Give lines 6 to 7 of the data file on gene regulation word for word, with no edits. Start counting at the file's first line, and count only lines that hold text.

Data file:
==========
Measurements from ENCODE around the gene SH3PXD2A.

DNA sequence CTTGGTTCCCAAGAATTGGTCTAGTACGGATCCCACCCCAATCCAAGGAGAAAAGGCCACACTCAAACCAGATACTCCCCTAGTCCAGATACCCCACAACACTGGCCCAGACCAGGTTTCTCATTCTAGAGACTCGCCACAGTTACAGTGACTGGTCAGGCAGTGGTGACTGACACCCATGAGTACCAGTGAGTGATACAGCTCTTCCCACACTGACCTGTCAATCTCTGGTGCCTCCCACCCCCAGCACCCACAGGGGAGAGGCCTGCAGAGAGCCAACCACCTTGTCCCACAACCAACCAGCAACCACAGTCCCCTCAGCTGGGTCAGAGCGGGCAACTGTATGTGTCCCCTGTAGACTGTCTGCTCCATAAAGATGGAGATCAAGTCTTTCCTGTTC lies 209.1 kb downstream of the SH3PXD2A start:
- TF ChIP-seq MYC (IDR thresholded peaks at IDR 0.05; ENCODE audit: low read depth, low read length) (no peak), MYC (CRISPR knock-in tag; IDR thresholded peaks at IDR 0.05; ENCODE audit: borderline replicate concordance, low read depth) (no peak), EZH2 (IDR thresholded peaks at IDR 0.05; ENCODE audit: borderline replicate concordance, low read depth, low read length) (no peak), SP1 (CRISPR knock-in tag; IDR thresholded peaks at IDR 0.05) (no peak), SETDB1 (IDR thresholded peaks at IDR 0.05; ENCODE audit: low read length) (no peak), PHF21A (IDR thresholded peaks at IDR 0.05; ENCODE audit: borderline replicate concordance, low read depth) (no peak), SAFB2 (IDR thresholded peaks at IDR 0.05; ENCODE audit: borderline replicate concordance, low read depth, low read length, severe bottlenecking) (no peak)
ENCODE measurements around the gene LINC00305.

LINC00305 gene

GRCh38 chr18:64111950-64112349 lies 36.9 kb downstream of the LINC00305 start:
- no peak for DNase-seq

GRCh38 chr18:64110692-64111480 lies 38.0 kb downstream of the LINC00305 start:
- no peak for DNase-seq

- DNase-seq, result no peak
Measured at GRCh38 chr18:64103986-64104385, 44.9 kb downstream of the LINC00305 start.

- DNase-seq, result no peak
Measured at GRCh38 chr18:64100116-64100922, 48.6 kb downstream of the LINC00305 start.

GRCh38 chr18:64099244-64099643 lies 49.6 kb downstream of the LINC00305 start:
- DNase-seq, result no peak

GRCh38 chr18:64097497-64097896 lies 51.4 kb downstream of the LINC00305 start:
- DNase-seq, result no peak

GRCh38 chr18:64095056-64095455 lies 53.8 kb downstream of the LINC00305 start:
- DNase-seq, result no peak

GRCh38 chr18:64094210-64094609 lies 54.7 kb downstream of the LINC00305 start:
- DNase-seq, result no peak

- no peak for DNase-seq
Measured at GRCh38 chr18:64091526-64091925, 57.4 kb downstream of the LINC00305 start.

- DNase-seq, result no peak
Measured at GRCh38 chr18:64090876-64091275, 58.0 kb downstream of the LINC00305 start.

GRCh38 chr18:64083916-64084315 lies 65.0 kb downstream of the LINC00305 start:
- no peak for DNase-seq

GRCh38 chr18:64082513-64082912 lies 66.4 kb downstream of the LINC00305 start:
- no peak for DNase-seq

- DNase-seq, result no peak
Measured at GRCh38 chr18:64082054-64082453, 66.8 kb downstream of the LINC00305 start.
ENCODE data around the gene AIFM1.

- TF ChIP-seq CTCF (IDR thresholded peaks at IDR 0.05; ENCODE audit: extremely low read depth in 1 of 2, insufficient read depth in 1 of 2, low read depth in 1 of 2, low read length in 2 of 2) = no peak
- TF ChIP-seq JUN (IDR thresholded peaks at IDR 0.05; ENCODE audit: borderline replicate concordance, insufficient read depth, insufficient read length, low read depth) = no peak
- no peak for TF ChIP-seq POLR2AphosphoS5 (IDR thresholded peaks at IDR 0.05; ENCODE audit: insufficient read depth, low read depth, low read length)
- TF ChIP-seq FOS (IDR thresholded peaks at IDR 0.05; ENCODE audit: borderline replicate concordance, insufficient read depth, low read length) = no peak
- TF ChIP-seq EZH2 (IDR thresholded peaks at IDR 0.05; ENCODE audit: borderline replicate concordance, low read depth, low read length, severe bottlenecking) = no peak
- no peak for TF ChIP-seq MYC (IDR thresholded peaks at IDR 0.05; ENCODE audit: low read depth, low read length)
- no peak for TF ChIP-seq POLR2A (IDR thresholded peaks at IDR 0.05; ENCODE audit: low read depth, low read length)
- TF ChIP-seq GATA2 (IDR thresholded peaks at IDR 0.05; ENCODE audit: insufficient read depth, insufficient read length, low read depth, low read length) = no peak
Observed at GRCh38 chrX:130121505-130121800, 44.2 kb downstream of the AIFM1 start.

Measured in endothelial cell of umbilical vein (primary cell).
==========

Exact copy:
GRCh38 chr18:64111950-64112349 lies 36.9 kb downstream of the LINC00305 start:
- no peak for DNase-seq